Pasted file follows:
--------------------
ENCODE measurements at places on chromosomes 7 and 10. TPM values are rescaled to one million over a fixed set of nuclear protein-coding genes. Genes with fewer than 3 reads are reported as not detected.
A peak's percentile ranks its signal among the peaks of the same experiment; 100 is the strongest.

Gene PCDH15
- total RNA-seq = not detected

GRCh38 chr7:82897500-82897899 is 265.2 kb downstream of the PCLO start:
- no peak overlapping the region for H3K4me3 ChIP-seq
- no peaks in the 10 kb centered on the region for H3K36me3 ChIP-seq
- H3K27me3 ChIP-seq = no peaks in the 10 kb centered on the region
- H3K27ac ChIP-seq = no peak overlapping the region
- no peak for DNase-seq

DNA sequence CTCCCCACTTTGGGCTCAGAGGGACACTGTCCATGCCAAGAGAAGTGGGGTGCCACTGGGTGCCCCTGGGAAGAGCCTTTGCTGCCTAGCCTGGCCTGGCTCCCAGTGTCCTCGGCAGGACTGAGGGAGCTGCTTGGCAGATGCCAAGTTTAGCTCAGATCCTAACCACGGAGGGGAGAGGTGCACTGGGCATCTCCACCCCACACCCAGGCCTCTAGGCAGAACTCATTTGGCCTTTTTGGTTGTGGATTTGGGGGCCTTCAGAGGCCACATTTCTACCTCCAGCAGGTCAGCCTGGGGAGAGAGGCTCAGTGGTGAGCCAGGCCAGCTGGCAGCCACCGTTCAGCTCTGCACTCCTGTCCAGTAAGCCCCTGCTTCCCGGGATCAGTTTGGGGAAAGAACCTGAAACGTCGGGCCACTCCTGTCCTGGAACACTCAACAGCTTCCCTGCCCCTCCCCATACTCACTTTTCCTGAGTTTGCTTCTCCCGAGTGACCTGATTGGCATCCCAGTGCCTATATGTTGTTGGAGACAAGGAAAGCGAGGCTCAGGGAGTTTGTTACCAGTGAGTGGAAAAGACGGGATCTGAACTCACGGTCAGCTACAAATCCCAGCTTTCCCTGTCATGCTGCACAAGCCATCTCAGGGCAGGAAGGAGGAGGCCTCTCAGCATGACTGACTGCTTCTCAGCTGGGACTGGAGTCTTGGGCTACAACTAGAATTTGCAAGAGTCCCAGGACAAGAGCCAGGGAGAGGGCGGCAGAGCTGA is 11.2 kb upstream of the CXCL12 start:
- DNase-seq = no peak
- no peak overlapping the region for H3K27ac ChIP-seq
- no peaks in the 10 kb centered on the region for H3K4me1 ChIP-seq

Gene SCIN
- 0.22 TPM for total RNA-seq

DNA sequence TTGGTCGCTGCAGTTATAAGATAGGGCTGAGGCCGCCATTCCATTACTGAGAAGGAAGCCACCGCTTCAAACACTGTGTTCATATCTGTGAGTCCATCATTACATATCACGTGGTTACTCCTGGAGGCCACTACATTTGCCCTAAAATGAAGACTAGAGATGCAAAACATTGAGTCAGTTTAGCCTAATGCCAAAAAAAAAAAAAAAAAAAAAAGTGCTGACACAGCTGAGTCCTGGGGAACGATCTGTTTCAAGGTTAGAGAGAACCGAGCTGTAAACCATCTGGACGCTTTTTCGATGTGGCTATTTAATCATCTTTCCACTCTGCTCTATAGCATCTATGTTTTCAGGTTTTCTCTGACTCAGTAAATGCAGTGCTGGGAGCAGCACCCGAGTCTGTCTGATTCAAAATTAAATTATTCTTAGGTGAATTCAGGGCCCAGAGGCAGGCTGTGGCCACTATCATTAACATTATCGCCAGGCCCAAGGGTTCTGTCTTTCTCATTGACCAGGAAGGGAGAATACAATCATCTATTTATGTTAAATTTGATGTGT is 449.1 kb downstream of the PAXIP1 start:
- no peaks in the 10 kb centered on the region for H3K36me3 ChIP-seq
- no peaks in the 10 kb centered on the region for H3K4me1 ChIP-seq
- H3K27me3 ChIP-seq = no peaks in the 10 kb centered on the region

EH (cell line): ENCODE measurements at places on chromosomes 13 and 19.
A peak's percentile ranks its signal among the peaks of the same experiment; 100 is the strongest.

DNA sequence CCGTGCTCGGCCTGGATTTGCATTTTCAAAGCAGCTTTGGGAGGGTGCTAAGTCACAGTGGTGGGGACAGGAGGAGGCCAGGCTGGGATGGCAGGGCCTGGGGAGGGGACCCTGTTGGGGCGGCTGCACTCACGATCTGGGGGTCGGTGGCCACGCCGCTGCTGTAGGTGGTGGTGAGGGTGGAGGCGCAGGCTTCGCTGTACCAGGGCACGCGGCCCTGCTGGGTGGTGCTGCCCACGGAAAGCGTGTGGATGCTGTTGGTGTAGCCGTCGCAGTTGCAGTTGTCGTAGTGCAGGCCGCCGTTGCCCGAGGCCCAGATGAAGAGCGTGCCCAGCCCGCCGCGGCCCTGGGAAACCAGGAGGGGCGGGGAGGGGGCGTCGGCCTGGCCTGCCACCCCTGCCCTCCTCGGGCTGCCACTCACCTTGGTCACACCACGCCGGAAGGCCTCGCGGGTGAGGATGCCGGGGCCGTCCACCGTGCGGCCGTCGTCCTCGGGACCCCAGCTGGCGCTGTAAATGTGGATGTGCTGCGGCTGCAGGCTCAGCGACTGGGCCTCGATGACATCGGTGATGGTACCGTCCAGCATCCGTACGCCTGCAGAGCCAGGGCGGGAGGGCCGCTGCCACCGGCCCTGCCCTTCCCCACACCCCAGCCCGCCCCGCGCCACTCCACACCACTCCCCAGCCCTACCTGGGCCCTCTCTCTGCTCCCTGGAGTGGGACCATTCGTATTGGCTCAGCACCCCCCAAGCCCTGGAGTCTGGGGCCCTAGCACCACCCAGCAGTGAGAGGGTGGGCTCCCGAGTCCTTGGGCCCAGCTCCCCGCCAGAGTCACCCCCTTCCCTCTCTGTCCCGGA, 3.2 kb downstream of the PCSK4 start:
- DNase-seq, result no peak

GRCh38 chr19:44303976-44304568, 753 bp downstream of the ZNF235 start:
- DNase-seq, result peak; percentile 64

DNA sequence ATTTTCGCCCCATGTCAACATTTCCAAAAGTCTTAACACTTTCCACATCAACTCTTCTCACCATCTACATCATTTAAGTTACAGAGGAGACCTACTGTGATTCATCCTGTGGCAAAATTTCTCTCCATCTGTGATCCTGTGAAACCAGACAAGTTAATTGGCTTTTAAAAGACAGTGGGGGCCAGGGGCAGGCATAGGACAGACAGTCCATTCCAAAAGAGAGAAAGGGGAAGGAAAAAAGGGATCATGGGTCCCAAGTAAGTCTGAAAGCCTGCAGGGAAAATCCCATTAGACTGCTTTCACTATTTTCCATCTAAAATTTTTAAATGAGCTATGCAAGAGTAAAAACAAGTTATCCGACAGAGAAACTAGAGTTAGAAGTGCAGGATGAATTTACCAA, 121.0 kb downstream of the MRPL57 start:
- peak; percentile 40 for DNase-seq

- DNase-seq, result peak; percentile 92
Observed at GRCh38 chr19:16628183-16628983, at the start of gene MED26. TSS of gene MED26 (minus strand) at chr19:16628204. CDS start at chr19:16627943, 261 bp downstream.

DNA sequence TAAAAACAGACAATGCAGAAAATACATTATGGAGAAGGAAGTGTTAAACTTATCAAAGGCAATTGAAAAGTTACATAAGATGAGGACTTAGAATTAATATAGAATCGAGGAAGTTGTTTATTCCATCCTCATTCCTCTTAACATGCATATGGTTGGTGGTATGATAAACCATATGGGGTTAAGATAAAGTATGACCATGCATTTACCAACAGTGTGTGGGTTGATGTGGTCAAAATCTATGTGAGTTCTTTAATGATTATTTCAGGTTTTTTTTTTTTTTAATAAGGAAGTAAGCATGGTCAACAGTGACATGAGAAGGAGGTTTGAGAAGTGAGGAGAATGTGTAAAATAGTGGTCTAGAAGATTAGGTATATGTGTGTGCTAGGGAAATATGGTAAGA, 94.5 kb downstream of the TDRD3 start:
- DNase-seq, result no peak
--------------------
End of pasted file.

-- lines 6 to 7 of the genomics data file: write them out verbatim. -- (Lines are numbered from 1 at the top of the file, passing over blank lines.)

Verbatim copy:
- no peak overlapping the region for H3K4me3 ChIP-seq
- no peaks in the 10 kb centered on the region for H3K36me3 ChIP-seq